Tuesday, November 08, 2005

Could he meet her already!

Imagine if in episode two of "Friends," you learned that Ross and Rachel would never get together--in fact, they would never even date. Oh, and imagine that after that second "Friends" episode, the show stopped being funny. Then you'd have CBS' "How I Met Your Mother." The show is getting decent ratings and basically holding its "King of Queens" lead-in, so it's likely, if it keeps it up, to get a second season--it has already been picked up for a full 22-episode season earlier this fall. But the "surprise ending" in the show's premiere has basically ruined the program.

The concept of this old-fashioned sitcom is that Ted, 20 years in the future, is telling his children how he met their mother by recounting stories from the past. In the present day, Ted (played by a guy who looks a lot like Jimmy Fallon but is less manic) lives in the same apartment with newly engaged couple Allyson Hannigan (is she best known for being Willow in "Buffy the Vampire Slayer" or the band camp girl in "American Pie"?) and Jason Segal (the guy in"Freaks and Geeks" who dated Lindsay and had a huge drum set). And Doogie Howser (Neil Patrick Harris) plays Ted's "always scamming on the ladies" friend. So in the premiere Ted meets Robin (the very attractive Cobie Smulders, who I've never heard of before), but messes it all up by telling her he thinks he's falling in love with her just a few hours after they met. And the kicker is that when Ted (played in the future by the voice of Bob Saget--no, this isn't one of those scary shows that are so popular this year) finishes recounting this story to his kids, he says, "And that's how I met your Aunt Robin." (By the way, Ted refers to all of his friends on the show as aunt and uncle to his kids, so that doesn't mean Ted is going to marry Robin's sister.)

So it was an audacious beginning, but what did it mean for the show? A disaster. After an episode where Ted continued to pursue Robin, they decided they weren't meant for each other. And so for some reason, the writers have basically separated the two--with Ted and Doogie teaming up in one story line, often an unsuccessful attempt to find women, and Robin playing third wheel to the engaged couple. In the last four or five episodes, Robin has really only had her own storyline once, and that was all about Hannigan and Segal trying to help her learn how to be part of a couple with a new boyfriend but Robin realizing that she wasn't ready for that.

So you have the romantic center of the show destroyed before it ever gets started, an appealing, attractive actress with nothing to do, and Ted not even dating other women in the show but doing things like waiting out all night for some girl he met at a Halloween party four years ago. (Sure, everybody loved the "Great Pumpkin, Charlie Brown" show, but do we really need a non-cartoon version?)

And then there's the stupid behavior by Ted. Like the episode a few weeks ago where he resumes dating a woman he had broken up with on her birthday a few years before--which he had always felt bad about. So after a few weeks, he decides she's not "the one" and decides to break it off that night at dinner. Then she reminds him it's her birthday. He breaks up with her that night anyway. What? Aren't we supposed to like this guy? Is he that self-centered and stupid?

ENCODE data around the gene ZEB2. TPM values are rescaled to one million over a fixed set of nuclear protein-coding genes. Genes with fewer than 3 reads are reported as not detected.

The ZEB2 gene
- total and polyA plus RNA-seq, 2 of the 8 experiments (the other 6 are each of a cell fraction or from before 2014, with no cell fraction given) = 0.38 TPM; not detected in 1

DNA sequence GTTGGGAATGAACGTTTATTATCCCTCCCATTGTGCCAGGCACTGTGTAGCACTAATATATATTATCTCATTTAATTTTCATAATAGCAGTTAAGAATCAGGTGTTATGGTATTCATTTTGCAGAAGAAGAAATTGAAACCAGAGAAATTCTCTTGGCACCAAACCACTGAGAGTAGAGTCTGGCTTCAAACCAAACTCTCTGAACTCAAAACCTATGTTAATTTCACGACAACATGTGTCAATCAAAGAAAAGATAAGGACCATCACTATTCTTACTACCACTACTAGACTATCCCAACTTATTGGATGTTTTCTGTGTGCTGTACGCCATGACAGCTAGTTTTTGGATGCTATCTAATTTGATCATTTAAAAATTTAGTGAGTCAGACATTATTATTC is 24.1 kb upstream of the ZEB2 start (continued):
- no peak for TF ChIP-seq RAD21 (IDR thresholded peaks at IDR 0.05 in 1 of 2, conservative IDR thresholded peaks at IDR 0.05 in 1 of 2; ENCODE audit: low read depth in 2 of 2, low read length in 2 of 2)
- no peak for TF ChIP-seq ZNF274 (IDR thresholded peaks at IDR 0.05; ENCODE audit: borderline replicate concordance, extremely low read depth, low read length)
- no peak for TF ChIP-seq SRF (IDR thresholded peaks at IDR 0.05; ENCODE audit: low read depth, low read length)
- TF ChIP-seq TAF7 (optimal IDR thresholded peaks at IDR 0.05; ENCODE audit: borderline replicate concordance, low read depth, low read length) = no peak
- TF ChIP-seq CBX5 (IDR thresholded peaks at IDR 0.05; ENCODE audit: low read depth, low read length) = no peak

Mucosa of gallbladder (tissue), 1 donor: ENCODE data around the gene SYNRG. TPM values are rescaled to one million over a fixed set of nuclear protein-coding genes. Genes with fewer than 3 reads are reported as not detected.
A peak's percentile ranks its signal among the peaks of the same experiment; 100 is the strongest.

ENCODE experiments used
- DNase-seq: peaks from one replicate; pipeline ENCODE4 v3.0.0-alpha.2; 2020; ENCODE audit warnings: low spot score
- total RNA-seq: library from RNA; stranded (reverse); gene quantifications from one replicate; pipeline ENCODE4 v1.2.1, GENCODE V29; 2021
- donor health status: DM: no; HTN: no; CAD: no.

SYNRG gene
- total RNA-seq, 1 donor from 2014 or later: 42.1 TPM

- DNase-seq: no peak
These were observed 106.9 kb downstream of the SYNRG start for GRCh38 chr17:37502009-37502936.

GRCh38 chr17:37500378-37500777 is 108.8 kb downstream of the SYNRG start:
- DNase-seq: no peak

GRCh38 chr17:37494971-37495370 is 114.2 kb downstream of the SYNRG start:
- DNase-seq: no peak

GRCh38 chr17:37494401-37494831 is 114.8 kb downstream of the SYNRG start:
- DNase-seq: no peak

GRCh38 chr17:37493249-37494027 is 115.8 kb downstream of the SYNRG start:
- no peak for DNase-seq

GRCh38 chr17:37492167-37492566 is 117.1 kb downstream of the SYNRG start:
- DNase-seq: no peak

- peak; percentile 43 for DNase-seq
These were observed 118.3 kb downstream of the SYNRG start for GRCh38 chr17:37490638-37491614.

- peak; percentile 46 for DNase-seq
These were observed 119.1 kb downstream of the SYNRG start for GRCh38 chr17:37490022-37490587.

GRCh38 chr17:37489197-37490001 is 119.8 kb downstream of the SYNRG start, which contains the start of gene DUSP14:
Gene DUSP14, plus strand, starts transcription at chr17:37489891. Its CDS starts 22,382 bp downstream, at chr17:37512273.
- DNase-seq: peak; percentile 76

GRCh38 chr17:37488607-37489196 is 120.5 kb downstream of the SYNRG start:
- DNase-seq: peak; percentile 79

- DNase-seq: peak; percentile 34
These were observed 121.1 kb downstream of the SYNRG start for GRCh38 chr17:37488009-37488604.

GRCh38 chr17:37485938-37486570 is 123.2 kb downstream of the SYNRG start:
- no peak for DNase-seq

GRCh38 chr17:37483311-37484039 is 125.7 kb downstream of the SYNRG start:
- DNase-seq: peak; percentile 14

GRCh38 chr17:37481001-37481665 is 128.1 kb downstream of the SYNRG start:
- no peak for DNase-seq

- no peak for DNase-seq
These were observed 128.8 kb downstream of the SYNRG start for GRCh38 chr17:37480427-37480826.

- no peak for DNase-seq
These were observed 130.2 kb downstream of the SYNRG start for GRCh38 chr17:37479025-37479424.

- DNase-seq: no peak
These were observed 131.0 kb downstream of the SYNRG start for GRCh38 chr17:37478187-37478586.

Well, maybe, because in Monday's episode, Ted goes to a computer matchmaker, who is unable to find a match for him. When he realizes that the only compatible person for him in the matchmaker's computer is a dermatologist that was set up succesfully six months earlier, he decides to check her out and see what her current status is. So he makes an appointment to see the doctor and tells her he needs a mole on his back examined. This part was all fine, since plenty of guys might pull a scam like this. Anyway, he flirts with the doctor, they hit it off, he asks her out, and she tells him she's getting married this weekend. Oh well, Ted goes home dejected, but perks up when he gets a phone message from the doctor telling him she needs to talk to him at the office. Of course, anyone who has ever watched television knows the doctor is calling because there's something wrong with his mole--but Ted apparently doesn't watch TV, he thinks she's calling because she wants to date him and...well, you can figure out the rest and she's not the mother of the show's title. And if we don't meet her soon, I just might have to stop watching.


Anonymous John said...

I hate to turn this to your amen corner, but this is dead-on as always. The show is painless and all, but yeah, it's sort of lame and feels dead in the water already.

11/9/05, 1:58 PM  
Anonymous John said...

This is more of a general comment:

More posts, please!

11/14/05, 9:31 AM  
Anonymous John said...

I realize that you haven't updated this, but the show continued its losing ways last night. If anything, Ted was even a bigger jerk than usual and the show was virtually laugh-free.

I was sick and in bed, so after HIMYM (the show isn't worthy of an acronym, but what can you do) I watched Two and a Half Men for the first time. And darn it, it was kind of funny. Unlike Mother, it made me laugh a few times and unlike Mother, the show seems confident, like it knows what it's doing.

11/15/05, 9:40 AM  

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